AHEAD of this week’s Editing Allowed, a BusinessDay TV show I host every Wednesday (DStv channel 412 at 8.30pm!) with other editors and colleagues in the Times Media group, I made the mistake of reading President Jacob Zuma’s state of the nation speeches since 2011.

He is, it turns out, quite without shame. Here are some scraps from 2011: "We are pleased with the performance of our financial sector. It has proven to be resilient in the face of the recent financial crisis and the global economic meltdown. The budget deficit is set to decline from the current 6.7% to between 3% and 4% by 2013."

What the budget deficit and the banking sector (if indeed that is what he meant by "financial sector") have to do with each other, I do not know. Perhaps he simply meant to throw all the numbers bits into one part of the speech.

Sadly, he didn’t make the 2013 budget target. The deadlines have been extended. He went on in the same speech, though, to declare "2011 a year of job creation through meaningful economic transformation and inclusive growth…. All government departments will align their programmes with the job creation imperative…. The programmes of state-owned enterprises and development finance institutions should also be more strongly aligned to the job creation agenda," he said.

In 2012: "As a developmental state located at the centre of a mixed economy, we see our role as being to lead and guide the economy and to intervene in the interest of the poor, given the history of our country".

And he went on…. "There are two main things we did right in 2011…. First, we mainstreamed job creation in every government entity, including state-owned enterprises."

Is Zuma capable of analysing the numbers and advice he is given by his ministers? What condition would make it seem reasonable that no one could be made redundant at South African Airways (SAA)? The results are there now for all to see. SAA is bankrupt. Eskom is in the same boat. Others will surely follow.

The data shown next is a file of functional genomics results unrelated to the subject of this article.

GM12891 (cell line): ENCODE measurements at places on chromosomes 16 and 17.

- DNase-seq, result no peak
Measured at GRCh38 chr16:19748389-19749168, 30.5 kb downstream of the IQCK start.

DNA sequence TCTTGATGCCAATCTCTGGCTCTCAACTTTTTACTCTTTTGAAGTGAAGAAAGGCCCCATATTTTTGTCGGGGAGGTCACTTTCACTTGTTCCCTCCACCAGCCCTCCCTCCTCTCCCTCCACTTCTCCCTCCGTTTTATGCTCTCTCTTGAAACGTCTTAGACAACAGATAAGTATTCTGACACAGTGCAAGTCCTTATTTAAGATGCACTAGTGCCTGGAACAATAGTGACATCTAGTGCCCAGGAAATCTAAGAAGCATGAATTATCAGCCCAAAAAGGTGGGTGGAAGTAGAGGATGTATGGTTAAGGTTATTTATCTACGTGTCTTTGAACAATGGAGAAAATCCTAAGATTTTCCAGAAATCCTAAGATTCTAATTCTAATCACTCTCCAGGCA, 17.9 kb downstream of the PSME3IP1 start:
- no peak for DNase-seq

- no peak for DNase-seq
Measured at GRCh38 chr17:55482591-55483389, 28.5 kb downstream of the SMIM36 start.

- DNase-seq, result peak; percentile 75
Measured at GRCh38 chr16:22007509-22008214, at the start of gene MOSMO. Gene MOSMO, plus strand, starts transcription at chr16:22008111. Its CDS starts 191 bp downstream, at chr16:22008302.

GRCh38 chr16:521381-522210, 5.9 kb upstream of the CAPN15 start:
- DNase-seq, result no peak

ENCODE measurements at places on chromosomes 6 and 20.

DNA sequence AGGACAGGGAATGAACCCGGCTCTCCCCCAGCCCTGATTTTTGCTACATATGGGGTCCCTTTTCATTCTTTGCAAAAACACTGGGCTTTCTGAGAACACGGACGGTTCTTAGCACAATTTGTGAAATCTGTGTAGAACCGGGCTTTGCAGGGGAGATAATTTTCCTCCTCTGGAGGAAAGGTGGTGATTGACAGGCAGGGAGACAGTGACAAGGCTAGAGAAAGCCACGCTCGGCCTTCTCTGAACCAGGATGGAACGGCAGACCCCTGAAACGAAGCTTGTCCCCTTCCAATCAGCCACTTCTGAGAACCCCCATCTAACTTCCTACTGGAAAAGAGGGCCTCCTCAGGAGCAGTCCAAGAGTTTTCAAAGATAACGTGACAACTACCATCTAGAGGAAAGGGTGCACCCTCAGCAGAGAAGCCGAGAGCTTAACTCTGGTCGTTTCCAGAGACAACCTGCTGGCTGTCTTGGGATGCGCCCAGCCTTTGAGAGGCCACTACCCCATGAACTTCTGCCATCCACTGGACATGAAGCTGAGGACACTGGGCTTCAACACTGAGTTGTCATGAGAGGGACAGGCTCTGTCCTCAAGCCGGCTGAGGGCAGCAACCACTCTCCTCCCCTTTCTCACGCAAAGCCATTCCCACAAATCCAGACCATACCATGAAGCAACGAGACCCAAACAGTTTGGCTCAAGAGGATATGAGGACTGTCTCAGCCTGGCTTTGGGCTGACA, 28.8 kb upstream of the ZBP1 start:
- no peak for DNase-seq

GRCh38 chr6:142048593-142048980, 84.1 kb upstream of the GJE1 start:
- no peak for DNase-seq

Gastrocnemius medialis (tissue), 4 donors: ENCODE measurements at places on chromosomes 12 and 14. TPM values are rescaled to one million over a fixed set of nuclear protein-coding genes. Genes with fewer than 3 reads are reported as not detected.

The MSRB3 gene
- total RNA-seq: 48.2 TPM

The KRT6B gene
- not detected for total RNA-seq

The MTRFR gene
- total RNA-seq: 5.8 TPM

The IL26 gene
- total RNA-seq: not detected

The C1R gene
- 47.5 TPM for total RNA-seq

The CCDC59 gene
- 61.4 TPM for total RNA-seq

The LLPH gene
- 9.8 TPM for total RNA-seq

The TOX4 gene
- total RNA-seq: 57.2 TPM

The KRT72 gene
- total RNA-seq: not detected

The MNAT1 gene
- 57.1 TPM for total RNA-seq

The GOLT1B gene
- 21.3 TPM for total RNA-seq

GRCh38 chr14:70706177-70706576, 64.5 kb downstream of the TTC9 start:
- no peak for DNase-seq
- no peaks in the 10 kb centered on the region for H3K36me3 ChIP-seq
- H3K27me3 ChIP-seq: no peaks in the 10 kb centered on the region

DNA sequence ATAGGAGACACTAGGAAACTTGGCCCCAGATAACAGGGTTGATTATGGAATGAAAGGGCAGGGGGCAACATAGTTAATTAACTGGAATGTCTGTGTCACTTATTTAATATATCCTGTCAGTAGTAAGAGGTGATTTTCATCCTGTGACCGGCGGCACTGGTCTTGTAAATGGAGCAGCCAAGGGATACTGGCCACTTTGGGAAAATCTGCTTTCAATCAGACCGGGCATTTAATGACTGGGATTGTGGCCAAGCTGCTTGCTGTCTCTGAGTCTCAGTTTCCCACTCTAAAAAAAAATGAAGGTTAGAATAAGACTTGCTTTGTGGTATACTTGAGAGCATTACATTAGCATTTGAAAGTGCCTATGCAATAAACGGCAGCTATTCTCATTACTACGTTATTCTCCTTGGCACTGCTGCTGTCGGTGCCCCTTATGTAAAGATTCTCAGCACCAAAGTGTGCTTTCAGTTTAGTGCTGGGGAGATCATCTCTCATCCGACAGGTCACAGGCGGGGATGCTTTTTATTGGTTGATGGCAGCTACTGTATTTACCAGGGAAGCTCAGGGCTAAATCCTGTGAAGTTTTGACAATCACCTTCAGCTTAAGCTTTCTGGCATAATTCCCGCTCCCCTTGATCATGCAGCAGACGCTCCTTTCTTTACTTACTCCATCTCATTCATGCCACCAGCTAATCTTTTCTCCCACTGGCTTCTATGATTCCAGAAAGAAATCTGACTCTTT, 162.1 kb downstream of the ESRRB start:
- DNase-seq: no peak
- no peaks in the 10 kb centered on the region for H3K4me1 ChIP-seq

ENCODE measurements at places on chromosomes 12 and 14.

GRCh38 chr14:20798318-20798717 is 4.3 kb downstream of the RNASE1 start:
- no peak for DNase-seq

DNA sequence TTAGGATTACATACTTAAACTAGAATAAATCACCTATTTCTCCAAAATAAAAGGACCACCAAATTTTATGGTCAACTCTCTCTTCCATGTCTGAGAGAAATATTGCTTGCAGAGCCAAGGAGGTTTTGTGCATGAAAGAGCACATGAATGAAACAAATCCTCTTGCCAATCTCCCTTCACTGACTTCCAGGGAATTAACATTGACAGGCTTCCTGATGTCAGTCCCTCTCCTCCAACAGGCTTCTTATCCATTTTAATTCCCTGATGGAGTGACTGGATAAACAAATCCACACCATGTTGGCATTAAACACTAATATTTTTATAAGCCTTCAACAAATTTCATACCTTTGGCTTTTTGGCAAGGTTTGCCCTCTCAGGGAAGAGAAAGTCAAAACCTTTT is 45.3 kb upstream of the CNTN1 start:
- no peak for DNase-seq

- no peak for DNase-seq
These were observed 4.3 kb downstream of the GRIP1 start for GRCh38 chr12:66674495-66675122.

So, let there be no doubt about exactly where the blame must then lie for the fact that, right now, the state is crumbling under the weight of its huge new salary bill, and its intervention (in the form of welfare) on behalf of the poor.

According to new research reported in this week’s Financial Mail, between 2008 and 2012, total state employment rose 13%. The accompanying salary bill rose 76%. In all, the total cost of the public service rose 145%. In the same period, inflation rose "just" 54%.

Combined, welfare payments and public service salaries consume 56.4% of all state revenue (our taxes), leaving just 43.6%, as the magazine says, "for everything else".

Is Zuma capable of analysing the numbers and advice he is given by his ministers? What condition would make it seem reasonable that no one could be made redundant at South African Airways (SAA)? The results are there now for all to see. SAA is bankrupt. Eskom is in the same boat. Others will surely follow.

In just 12 years, if nothing is done to stop the presidential fantasy, the entire budget will be taken up with public service salaries and welfare payments. Fortunately, perhaps, the domestic and international investment community will wake us up with a real shock long before then.

Let us hope that the African National Congress never ever again lumps us with a leader who cannot explain where wealth comes from.

The hubris is breathtaking … ‘‘as a developmental state located at the centre of a mixed economy... leading and guiding blah". What a load of unadulterated rubbish.

Every day he is in office, Zuma makes SA a little bit poorer. His party will pay a terrible price one day for its indulgence of him.

See more articles